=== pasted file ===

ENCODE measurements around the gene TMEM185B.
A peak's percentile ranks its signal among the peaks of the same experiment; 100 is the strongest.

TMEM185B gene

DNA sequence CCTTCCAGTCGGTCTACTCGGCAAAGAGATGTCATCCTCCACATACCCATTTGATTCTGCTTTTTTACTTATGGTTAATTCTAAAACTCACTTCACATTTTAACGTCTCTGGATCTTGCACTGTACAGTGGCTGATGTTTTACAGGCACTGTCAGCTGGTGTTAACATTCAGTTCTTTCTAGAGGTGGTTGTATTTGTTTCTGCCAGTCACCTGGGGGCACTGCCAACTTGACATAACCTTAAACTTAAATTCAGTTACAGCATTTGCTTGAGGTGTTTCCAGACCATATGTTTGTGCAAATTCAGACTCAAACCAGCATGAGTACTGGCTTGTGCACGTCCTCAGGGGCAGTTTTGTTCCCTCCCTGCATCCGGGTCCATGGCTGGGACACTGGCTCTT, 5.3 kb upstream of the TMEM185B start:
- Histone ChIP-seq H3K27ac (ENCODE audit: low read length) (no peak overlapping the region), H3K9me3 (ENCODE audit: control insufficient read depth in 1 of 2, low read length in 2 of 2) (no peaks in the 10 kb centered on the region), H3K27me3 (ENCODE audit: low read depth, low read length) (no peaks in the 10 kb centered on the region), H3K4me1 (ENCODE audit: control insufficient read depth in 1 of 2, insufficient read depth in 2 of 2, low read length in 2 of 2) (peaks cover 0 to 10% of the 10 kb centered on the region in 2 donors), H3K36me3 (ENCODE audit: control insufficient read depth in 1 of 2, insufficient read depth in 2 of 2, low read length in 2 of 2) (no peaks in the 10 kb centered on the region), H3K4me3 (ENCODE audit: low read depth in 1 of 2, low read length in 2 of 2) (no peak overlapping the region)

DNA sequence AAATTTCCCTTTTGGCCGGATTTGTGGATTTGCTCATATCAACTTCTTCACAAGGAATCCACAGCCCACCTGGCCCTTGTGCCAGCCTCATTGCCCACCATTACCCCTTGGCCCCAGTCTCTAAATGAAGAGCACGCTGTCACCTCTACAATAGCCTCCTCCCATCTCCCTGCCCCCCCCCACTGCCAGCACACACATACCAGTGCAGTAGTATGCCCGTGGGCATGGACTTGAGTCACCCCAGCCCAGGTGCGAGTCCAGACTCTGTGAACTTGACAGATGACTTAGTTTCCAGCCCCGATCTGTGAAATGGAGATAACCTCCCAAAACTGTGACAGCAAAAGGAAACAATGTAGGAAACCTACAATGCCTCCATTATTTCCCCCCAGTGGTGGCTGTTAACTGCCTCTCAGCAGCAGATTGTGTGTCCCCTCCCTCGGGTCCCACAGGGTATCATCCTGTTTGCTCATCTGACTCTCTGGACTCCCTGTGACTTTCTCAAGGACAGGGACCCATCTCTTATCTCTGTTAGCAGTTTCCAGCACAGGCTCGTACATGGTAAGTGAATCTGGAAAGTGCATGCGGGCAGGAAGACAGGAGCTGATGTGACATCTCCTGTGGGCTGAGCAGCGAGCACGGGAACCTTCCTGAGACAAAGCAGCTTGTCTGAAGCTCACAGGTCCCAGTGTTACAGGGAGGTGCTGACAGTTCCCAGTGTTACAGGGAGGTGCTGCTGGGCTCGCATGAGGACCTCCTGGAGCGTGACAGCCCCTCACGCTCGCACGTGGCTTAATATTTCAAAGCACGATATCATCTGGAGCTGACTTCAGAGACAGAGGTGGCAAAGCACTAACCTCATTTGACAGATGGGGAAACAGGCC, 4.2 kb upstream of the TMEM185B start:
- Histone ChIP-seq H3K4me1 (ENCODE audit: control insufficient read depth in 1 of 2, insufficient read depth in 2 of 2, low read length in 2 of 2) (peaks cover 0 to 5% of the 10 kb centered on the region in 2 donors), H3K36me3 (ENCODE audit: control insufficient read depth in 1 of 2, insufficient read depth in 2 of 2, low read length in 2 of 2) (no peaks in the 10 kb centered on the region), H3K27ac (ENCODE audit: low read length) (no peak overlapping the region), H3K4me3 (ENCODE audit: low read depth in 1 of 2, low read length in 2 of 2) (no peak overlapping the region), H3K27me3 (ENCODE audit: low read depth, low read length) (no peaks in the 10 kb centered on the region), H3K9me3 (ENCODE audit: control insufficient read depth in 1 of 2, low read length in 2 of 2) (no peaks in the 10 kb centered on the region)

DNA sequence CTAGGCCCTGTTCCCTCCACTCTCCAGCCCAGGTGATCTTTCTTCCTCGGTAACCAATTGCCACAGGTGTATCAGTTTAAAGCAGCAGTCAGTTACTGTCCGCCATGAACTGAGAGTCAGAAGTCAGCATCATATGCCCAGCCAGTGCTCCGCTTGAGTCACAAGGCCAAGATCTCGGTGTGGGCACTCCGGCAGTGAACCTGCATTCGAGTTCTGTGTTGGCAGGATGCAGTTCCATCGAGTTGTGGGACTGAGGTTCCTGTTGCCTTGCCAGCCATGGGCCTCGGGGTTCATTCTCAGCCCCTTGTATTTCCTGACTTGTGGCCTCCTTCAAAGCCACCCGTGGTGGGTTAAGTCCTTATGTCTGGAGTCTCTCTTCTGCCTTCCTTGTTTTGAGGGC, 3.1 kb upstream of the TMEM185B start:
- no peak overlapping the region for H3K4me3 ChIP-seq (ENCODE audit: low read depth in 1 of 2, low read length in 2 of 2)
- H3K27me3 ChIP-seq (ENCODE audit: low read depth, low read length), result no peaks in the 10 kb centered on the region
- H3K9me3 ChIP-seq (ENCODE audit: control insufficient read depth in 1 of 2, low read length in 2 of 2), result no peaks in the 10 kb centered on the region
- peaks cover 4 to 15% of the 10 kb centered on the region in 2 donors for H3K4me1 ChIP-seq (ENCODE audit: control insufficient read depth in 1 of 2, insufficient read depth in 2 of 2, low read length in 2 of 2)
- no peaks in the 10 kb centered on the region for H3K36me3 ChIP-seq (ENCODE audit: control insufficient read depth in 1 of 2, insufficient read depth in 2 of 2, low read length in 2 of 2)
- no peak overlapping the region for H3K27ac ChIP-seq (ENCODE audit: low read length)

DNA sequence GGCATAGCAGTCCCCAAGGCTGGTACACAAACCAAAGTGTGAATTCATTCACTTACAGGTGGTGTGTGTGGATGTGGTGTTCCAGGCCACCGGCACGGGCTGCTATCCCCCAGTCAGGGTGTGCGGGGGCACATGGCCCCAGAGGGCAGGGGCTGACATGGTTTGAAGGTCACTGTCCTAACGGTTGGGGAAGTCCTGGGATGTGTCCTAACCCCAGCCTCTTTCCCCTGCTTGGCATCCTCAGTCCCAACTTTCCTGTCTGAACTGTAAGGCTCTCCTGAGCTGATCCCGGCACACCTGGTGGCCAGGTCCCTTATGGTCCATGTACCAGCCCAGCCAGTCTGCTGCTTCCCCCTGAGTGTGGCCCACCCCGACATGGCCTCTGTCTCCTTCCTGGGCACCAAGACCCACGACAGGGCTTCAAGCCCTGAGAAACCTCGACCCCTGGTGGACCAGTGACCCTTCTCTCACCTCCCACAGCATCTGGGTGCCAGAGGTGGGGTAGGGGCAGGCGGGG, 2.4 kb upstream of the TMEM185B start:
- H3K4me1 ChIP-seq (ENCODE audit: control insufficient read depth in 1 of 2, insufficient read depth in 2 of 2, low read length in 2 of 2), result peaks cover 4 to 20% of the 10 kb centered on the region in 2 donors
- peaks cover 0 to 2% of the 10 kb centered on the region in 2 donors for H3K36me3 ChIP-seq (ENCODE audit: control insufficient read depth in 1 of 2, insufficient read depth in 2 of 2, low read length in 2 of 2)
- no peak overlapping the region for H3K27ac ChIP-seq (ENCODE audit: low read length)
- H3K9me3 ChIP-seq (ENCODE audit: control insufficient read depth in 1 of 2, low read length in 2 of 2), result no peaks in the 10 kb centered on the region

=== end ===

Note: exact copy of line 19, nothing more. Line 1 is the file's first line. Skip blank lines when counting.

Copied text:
- H3K9me3 ChIP-seq (ENCODE audit: control insufficient read depth in 1 of 2, low read length in 2 of 2), result no peaks in the 10 kb centered on the region